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Sudan government cracks down on media

May 25, 2015

Sudanese security forces have confiscated the print runs of ten newspapers, and suspended licenses of four others, editors and NGO's have said. Authorities reportedly mounted the move in response to a rape story.

Sudan Pressefreiheit Zeitungen beschlagnahmt
Image: Getty Images/AFP/A. Shazly

Employees of the newspapers told Reuters news agency that security forces had entered the newspapers' printing presses and confiscated the entire print runs late Sunday night and early Monday morning.

After seizing the daily circulation of ten media outlets, National Intelligence and Security Service (NISS) officers called the editors of four additional papers to tell them that their licenses had been suspended, according to Al-Bagir Ahmed Abdallah, chief editor of Sudanese daily al-Khartoum.

Abdallah was told his paper had been suspended over an article concerning a consumer rights forum. In the article, one speaker discussed "the sexual abuse of school- and nursery-children on the buses that transport them," he said, adding that the decision to seize the papers had come from the head of NISS.

The newspapers were planning to run articles based on the activist's Sunday speech, specifically his claims that rape and sexual harassment in such instances were common.

A source inside NISS told Reuters that the seizures were related to the story.

"Today we disrupted the distribution of ten newspapers ... for having yesterday published irresponsibly on the subjects of crimes of harassment and rape," the unnamed source told Reuters.

He added that four of the newspapers would be prohibited from publishing for several more days, and the state may pursue charges against some of the outlets.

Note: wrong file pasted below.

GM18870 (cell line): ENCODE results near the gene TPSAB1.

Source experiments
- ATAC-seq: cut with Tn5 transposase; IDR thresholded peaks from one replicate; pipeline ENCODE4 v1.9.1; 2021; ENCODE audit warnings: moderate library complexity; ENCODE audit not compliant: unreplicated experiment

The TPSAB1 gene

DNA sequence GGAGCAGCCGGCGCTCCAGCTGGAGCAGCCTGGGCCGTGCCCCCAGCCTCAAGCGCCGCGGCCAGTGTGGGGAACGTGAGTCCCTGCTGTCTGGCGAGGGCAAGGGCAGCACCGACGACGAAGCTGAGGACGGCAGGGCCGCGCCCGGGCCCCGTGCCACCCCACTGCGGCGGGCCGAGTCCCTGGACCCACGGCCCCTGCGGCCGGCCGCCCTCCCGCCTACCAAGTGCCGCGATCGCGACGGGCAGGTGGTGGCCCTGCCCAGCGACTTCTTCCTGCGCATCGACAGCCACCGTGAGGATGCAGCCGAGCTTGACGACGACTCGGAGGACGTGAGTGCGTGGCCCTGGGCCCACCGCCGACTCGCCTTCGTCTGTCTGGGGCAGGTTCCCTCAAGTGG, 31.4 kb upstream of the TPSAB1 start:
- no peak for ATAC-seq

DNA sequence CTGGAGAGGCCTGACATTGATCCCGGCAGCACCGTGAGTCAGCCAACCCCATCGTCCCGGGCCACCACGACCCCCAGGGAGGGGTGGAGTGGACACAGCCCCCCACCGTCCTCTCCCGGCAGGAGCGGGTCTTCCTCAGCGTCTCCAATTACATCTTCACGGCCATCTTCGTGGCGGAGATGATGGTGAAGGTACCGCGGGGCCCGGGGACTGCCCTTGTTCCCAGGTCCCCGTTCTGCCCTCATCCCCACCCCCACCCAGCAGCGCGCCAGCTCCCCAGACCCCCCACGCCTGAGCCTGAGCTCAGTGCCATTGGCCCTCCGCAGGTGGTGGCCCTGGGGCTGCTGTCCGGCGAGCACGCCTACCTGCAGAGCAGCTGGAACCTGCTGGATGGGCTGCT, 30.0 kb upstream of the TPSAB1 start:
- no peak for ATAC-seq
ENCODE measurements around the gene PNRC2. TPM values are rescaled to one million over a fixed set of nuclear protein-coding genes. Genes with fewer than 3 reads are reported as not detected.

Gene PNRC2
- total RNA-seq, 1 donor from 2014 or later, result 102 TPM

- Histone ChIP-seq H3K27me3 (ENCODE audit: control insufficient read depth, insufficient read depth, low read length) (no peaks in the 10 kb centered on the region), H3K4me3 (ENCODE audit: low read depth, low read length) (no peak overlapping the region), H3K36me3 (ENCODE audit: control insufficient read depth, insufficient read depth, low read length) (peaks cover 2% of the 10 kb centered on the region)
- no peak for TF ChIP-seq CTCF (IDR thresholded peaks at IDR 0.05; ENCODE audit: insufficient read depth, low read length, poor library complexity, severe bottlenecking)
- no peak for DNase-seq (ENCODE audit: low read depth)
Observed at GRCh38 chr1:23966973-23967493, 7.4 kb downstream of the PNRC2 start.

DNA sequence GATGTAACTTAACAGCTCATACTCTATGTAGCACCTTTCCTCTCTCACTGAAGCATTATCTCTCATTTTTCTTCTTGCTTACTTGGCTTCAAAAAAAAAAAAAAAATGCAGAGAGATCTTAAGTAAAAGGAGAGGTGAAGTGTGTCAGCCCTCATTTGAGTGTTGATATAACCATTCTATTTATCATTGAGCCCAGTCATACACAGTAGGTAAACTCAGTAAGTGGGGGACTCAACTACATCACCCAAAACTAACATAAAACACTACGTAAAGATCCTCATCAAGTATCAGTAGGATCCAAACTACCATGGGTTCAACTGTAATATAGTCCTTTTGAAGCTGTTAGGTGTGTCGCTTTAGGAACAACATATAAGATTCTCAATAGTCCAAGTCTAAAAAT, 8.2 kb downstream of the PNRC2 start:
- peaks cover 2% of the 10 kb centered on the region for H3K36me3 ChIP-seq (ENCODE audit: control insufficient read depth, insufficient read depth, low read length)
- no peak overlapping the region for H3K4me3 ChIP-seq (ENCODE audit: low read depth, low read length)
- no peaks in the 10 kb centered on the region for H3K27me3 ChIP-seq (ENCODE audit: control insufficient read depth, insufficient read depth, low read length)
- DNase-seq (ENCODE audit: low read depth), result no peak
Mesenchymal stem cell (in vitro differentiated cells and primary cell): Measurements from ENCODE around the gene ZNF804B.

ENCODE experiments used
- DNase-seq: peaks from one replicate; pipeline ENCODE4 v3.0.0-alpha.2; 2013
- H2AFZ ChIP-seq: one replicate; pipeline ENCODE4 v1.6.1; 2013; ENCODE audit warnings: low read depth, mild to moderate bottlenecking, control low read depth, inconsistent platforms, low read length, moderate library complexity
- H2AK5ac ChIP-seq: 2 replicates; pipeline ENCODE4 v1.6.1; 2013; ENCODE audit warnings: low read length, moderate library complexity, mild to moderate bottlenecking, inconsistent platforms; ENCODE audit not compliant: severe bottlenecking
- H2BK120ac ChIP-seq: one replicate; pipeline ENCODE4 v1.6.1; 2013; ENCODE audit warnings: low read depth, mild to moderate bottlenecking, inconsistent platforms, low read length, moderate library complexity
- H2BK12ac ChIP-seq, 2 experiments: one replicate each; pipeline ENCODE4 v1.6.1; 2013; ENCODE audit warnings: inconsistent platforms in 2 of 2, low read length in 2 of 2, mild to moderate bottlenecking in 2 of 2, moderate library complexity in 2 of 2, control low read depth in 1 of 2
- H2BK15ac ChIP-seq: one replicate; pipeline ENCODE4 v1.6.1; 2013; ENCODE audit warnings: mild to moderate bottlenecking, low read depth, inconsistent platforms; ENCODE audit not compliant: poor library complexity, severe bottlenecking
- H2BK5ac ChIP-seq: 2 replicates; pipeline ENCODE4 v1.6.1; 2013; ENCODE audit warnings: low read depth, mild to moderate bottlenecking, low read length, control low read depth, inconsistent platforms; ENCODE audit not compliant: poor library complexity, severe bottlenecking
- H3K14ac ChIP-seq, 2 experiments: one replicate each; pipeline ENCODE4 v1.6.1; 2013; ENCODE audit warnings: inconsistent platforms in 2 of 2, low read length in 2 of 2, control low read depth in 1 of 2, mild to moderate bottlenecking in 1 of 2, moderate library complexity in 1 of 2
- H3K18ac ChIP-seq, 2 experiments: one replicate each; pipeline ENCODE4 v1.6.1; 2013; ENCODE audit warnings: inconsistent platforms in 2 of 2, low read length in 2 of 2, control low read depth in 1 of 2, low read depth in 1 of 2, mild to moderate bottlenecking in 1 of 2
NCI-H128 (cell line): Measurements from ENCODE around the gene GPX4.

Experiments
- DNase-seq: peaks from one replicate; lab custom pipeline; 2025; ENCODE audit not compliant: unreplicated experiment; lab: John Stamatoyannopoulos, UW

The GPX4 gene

President wanted for genocide

Sudan, which has been ruled by president Omar al-Bashir for over 25 years, is known for its poor record on human rights and press freedom. The media in the country often complain of pressure and harassment from the security services.

Although NISS officers often seize newspapers they believe to be inappropriate, crackdowns on this scale remain rare. The last such incident occurred in February, some two months before al-Bashir allegedly won over 94 percent of the vote in a controversial election. On that occasion, NISS seized the print runs of 14 papers.

Security services have additionally increased pressure on media and political freedoms after the election, analysts say.

The 71-year old Sudanese strongman is facing international arrest warrants for war crimes in the Darfur region, including genocide.

Media union pushing for review

The General Journalists' Union criticized the seizure in a statement, "pointing to their negative impact on the situation of press freedoms in Sudan".

The Union said it would raise the confiscations with the presidency, information ministry and NISS, urging officials to "review what has happened and to put an end to these extraordinary measures."

dj/msh (AFP, AP, Reuters)